Nasal spray

Allergy and hayfever nasal sprays can ease a congested or runny nose

If your nose is congested or runny because of hay fever or allergy, an allergy nasal spray will often ease the problems. There are many different types of nasal sprays to choose from depending on what symptoms are bothering you the most, and on how your daily life is affected. Some nasal sprays are available over-the-counter in pharmacies. They will often help if the allergy problems are temporary and mild. If the symptoms are more severe, an over-the-counter spray may not be sufficient, and if that is the case you should contact your doctor in order to receive a more effective treatment. It is important that you tell your doctor how your symptoms are affecting you, what medicines you have tried and how well they worked, so that you can find another option. The target is for you to become completely free of symptoms, so that your allergy will not affect the quality of your life.

Different types of nasal sprays


When you are allergic the immune system is overreacting, releasing histamine and other inflammatory substances, as you come into contact with, for example, pollen or pets. Antihistamines block the effect of the histamine, and inhibit the allergic reaction. Nasal spray with antihistamine works rapidly and is usually good for easing temporary and mild problems. It mainly affects symptoms such as sneezing, an itchy or runny nose. Its effect on nasal congestion is, however, poor. There are several nasal sprays with antihistamine available over-the-counter in pharmacies, but they can also be prescribed. Antihistamine treatment is also available as eye drops and tablets.

Not everyone is helped by over-the-counter histamine spray. In such cases nasal spray that combines antihistamine and corticosteroids may be an option. A combination spray does not just inhibit the histamine provoked allergic reaction, but also counteracts the actual inflammation in the nose. Nasal spray containing both antihistamine and corticosteroids has to be prescribed by a doctor and is effective in treating nasal congestion, runny nose, sneezing, itchy nose, as well as red, watery and itchy eyes.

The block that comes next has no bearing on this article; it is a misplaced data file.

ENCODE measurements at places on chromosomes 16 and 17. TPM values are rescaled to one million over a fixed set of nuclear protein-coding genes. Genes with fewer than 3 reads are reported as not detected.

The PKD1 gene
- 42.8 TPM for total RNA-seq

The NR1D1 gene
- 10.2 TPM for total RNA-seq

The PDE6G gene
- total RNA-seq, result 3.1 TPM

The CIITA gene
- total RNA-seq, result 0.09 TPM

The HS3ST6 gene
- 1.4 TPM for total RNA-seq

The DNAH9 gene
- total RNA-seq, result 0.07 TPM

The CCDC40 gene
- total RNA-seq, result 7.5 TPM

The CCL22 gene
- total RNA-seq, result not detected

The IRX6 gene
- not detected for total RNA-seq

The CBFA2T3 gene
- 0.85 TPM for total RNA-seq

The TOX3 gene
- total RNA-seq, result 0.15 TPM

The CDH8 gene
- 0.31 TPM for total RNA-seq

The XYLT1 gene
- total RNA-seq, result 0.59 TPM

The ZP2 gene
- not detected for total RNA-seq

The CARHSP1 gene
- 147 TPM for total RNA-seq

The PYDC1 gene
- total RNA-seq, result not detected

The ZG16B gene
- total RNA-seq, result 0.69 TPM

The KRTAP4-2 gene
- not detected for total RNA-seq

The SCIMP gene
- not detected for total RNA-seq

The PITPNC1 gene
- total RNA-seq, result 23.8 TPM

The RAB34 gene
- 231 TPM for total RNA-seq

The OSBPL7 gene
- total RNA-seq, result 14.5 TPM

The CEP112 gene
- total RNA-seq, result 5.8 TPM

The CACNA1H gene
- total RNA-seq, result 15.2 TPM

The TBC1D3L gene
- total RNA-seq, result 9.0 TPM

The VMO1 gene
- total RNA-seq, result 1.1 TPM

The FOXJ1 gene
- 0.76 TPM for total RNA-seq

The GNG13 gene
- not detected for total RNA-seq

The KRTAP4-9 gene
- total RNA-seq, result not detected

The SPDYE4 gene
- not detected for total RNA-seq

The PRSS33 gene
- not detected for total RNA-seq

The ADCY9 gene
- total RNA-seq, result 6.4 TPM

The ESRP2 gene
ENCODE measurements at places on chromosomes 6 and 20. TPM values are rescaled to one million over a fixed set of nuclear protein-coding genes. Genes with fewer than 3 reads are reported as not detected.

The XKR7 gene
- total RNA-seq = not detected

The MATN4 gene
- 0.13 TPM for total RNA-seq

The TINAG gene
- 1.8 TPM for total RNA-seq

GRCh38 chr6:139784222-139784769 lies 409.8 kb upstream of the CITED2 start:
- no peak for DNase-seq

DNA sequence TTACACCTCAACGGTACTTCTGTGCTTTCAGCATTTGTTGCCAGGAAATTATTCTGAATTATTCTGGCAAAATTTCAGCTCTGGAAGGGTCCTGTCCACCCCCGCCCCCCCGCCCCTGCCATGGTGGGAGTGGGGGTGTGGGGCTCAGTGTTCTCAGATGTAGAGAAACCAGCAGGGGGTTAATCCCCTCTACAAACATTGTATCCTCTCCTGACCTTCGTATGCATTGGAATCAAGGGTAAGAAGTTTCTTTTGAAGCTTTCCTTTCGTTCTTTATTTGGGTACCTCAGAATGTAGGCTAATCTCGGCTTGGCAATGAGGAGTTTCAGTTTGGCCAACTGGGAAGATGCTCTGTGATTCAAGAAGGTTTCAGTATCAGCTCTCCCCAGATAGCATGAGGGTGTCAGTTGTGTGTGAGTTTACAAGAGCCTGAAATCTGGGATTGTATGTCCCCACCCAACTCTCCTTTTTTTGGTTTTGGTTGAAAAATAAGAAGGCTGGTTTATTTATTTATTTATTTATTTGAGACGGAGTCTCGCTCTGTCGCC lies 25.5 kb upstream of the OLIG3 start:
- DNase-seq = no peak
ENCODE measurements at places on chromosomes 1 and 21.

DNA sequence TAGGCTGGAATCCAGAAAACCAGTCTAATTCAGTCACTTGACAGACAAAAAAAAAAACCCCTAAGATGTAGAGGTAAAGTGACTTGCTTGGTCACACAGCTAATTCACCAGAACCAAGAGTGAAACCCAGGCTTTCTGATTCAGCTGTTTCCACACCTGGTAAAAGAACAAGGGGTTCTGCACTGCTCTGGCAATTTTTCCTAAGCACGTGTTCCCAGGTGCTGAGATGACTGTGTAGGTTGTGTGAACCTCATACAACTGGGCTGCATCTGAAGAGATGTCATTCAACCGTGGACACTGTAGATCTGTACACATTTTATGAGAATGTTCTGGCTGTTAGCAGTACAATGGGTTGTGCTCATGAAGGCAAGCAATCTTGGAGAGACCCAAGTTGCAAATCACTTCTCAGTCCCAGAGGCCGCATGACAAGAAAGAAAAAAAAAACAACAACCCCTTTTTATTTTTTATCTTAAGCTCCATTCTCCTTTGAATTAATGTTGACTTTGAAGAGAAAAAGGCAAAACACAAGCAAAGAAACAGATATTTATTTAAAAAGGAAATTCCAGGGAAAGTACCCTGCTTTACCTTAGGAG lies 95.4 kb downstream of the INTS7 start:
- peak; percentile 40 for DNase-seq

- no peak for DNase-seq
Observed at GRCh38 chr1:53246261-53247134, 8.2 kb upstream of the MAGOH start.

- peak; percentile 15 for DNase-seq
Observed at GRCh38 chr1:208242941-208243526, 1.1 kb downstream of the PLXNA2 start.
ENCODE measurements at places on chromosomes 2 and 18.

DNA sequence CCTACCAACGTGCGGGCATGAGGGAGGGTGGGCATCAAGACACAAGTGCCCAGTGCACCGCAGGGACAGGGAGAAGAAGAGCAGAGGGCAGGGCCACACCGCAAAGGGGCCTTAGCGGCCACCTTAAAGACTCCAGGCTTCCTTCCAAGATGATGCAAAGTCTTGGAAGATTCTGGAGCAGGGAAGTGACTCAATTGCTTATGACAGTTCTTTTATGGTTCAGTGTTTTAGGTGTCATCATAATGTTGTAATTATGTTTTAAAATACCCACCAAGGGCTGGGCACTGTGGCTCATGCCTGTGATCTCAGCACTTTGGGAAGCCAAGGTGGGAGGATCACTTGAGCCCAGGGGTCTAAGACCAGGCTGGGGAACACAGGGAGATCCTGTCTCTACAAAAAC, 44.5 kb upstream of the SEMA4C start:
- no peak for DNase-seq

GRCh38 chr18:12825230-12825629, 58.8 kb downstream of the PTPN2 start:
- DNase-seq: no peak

Nasal spray with chromones is used to alleviate mild and temporary nose problems. It is not known exactly how the chromones work, but they are probably stopping some cells in the mucous membrane of the nose from releasing histamine and other inflammation provoking substances. In this way the reaction is suppressed. It takes several days for the chromones to reach full effect, so it is important to start the treatment as soon as possible. Chromones are also found as eye drops, and as a dry powder or liquid for asthma treatments.

Corticosteroid (nasal steroid)

Nasal spray with corticosteroids inhibits the swelling of the mucous membrane in the nose, which decreases nasal congestion. It also stops the inflammation of the nasal mucous membrane from spreading. It might take a few days, sometimes weeks, until full effect of the corticosteroids spray is reached. So if you have hay fever you should start the treatment a week or so before the trees start blooming, which may be difficult to remember sometimes. Corticosteroid spray is available over-the-counter in pharmacies, but also by prescription from a doctor.

If you are suffering from more severe symptoms, an over-the-counter nasal spray might not be sufficient. In that case you should talk to your doctor about trying out something more effective. There is, among other things, a prescribed nasal spray that contains both antihistamine and corticosteroid. A benefit of the combination nasal spray, apart from effective symptom treatment, is that it works within 15 minutes - that is significantly faster than nasal spray that contains only corticosteroid. 

Addicted to a nasal spray?

If you know that your runny or congested nose is caused by hay fever or an allergy, you should avoid using decongestant nasal sprays which only decrease nasal swelling by contracting blood vessels. Decongestant nasal sprays which only affect blood vessels do not have an effect on the allergic mechanism. If you use them for too long, your nose might even lose the ability to contract the blood vessels on its own, which will then result in the opposite effect. This can lead into a vicious circle that might make you "addicted" to nasal spray. If you have suffered from your symptoms for a long time and you are not sure of the cause, you should contact a doctor, for a full examination.

UK/GEN/15/0057e         Date of preparation: December 2015 

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